Aside from the obvious hospital bills, medical damages can include services like physical therapy or chiropractic care, as well as pharmaceuticals.
If you stall when it comes to initial medical attention, not only are you delaying your own care, but you’re also putting friction into your damage claim.
For example, if you wait a week to see a doctor after your car wreck, your whiplash has had ample time to get worse! Later on, when you realize you’ve been hurt badly, your medical care can and up more extensive (and expensive) than it would have had you gone in much earlier.
One question you never want to hear an insurance adjuster or lawyer ask is:
Why did you wait so long to go to the doctor?
An inquiry of this type can severely hamper your argument that the accident directly resulted in your injuries. You don’t want your settlement reduced because a lawyer successfully argued that your delaying made your injuries worse.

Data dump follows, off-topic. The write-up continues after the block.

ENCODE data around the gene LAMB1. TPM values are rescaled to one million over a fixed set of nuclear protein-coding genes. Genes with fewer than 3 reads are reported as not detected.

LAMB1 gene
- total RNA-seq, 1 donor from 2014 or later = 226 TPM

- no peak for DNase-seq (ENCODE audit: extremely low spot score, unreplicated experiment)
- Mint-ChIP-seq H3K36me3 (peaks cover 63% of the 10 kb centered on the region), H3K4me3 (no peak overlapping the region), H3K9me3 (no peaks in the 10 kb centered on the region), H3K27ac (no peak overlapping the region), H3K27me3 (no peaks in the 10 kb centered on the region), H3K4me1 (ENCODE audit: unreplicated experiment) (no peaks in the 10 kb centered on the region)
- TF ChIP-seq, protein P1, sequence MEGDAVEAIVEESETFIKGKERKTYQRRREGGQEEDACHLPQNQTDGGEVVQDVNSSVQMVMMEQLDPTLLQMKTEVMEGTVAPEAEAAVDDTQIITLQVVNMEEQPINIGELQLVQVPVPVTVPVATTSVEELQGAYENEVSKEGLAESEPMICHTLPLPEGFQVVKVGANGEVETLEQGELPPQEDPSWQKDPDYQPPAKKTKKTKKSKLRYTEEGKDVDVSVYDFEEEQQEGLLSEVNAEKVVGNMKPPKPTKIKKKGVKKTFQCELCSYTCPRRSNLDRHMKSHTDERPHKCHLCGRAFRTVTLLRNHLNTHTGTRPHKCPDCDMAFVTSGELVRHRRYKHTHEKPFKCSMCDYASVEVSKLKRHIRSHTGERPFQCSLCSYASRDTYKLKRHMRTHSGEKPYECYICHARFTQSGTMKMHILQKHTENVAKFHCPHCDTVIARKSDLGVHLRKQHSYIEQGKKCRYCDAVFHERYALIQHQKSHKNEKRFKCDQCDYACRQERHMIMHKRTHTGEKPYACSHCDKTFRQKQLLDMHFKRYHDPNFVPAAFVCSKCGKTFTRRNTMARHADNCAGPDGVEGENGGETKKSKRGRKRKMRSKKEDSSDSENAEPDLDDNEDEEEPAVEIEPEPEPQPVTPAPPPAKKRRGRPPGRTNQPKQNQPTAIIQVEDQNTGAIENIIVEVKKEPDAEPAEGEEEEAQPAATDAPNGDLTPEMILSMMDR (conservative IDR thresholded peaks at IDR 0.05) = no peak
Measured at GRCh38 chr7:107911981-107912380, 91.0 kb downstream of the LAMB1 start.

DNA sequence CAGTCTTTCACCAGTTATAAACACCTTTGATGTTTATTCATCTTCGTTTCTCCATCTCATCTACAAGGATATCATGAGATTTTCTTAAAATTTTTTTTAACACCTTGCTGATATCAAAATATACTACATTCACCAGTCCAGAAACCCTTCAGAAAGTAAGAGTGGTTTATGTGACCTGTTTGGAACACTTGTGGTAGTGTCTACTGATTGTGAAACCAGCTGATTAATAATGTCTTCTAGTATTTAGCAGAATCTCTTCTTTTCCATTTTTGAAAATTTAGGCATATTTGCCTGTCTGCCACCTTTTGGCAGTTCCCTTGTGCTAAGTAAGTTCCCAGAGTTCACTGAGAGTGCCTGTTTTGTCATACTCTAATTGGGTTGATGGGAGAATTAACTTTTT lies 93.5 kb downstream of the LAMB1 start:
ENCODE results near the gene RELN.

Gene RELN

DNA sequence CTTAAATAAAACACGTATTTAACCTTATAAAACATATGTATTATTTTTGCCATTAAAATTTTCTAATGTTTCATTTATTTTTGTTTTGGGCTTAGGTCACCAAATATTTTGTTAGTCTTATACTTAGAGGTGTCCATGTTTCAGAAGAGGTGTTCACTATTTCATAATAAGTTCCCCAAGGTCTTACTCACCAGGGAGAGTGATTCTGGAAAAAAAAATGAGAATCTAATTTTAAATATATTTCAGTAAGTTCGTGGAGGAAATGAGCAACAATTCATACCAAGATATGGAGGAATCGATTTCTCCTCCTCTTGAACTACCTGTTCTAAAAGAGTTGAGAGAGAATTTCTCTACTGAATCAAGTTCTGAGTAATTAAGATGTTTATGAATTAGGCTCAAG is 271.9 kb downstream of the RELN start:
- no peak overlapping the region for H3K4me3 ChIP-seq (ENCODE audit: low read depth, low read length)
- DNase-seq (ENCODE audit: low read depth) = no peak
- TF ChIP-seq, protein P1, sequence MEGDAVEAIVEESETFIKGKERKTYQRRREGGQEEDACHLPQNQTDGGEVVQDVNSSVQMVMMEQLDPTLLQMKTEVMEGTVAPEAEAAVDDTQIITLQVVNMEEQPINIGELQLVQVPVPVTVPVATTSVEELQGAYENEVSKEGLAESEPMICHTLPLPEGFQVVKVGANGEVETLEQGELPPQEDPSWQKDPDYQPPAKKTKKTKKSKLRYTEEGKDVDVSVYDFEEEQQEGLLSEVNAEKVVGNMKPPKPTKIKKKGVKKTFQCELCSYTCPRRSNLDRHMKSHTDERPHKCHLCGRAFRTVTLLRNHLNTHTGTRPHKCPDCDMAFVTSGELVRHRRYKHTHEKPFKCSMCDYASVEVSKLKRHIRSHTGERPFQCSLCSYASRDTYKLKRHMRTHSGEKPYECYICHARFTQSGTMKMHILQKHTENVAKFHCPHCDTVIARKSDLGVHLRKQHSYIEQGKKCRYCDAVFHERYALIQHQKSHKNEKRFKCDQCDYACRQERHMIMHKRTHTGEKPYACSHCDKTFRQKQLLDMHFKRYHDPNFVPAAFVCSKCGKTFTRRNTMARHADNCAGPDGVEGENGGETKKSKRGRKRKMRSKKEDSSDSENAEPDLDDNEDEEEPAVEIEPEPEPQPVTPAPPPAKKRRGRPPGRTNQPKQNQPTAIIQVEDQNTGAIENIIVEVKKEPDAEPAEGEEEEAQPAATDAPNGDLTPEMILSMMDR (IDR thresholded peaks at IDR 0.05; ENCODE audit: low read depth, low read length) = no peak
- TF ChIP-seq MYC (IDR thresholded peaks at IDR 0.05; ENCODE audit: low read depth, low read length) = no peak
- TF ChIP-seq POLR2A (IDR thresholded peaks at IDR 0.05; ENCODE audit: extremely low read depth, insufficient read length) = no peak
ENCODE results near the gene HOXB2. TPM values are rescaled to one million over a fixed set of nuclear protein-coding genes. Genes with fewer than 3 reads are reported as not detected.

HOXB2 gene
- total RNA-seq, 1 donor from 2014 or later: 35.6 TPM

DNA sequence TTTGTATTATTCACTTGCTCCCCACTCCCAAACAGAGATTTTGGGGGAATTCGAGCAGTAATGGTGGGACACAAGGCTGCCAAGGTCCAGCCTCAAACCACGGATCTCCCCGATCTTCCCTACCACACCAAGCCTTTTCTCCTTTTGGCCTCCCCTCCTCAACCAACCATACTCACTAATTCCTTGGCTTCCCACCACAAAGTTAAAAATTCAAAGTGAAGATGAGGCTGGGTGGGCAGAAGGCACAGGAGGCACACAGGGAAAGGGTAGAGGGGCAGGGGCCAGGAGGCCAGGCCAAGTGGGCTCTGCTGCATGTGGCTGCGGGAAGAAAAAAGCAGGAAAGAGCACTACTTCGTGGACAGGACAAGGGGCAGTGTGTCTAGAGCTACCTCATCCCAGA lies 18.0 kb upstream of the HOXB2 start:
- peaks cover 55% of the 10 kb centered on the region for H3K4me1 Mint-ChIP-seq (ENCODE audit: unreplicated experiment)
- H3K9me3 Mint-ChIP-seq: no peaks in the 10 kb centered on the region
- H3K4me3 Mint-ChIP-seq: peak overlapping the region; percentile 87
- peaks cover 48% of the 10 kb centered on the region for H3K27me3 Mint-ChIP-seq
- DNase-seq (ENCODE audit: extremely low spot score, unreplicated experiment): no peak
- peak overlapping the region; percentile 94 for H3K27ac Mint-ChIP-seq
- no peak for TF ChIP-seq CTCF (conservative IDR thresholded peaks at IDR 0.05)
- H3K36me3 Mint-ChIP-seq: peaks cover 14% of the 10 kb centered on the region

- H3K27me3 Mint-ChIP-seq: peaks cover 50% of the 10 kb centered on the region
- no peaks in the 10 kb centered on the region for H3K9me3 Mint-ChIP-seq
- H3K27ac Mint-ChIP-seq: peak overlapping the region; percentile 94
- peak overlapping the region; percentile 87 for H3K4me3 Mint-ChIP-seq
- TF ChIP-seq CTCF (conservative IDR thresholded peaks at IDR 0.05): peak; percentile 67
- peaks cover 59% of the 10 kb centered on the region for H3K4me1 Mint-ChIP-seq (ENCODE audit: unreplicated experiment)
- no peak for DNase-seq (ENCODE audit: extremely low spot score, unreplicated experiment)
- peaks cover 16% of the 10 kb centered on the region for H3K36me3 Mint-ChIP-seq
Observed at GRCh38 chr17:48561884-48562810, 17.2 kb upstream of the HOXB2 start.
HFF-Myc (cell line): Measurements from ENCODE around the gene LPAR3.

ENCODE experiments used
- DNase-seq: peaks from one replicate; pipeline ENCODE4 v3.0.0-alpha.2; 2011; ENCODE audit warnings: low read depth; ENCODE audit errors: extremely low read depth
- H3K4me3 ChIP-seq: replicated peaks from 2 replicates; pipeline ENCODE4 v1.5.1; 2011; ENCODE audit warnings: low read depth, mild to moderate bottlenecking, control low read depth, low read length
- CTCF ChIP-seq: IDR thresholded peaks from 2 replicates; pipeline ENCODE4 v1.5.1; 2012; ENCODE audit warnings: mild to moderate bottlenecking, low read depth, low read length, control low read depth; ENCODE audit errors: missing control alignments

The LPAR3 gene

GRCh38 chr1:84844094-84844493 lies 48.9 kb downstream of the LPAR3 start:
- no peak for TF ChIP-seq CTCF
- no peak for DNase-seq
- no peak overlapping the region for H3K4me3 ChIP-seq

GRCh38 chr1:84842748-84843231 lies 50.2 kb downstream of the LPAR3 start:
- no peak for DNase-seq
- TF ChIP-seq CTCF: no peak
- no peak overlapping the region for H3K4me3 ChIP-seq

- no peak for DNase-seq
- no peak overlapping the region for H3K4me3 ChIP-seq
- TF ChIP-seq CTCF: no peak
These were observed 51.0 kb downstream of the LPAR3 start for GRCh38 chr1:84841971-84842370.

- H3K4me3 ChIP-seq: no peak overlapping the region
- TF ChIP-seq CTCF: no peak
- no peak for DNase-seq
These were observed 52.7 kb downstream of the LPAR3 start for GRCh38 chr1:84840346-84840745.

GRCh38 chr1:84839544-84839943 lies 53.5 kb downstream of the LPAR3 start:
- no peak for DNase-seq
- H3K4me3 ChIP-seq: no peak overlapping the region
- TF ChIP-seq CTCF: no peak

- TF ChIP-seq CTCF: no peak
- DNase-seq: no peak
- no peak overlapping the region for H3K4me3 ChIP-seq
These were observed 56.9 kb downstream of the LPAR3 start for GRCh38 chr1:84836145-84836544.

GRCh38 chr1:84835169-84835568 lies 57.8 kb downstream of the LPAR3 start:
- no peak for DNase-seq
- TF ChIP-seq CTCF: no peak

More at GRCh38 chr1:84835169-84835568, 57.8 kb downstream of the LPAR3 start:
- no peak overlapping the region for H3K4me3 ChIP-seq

Keep Detailed Records
Because a personal injury case is a tort case, you carry the burden of proving two key points if you want a successful settlement.
You need to prove fault (namely, that it was not yours), and you need to prove damages. The best way to prove both fault and damages is to keep accurate and thorough records.
The following items are an absolute must-have after an accident:
• Police Report
• Photos of The Scene
• Photos of Injuries
• Photos of Property Damage
• Medical Records
• Professional Damage Assessments
• Receipts For Repairs
• Proof of Auto Value
• Proof of Income
• Records of Missed Work